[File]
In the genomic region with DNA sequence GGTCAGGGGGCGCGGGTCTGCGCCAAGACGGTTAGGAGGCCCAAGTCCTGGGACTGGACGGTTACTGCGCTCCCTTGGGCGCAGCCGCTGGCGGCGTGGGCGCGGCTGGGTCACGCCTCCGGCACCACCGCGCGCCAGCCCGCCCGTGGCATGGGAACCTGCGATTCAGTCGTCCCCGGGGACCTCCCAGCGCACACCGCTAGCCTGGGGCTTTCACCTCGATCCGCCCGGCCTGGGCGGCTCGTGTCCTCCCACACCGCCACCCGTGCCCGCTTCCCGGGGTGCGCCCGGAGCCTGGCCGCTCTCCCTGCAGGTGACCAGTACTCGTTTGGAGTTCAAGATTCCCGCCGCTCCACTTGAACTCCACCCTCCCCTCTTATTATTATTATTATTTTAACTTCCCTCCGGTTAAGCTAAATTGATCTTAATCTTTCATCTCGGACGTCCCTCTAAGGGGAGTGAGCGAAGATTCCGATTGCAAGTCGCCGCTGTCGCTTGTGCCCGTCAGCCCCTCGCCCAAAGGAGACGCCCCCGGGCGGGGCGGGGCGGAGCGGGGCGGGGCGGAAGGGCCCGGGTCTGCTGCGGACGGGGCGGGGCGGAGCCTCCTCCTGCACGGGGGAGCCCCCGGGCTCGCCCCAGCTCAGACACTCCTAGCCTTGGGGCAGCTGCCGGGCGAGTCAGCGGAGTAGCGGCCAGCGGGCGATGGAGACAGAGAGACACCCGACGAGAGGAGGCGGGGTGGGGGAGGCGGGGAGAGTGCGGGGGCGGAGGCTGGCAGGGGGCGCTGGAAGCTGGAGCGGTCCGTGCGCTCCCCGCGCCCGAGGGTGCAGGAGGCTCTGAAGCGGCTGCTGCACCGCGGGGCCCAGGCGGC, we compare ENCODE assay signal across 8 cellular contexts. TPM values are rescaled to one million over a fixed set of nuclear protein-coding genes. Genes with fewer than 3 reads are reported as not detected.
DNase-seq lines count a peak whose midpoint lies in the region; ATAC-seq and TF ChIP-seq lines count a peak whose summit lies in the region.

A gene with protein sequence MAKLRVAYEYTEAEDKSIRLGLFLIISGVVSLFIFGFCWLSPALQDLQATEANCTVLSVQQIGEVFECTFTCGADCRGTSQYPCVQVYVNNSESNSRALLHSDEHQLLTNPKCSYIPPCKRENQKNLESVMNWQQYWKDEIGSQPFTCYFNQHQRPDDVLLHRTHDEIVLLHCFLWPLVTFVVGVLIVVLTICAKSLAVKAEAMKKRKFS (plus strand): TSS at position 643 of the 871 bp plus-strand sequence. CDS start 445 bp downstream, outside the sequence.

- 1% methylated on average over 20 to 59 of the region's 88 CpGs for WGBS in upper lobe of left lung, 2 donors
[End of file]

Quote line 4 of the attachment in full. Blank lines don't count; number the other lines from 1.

- 1% methylated on average over 20 to 59 of the region's 88 CpGs for WGBS in upper lobe of left lung, 2 donors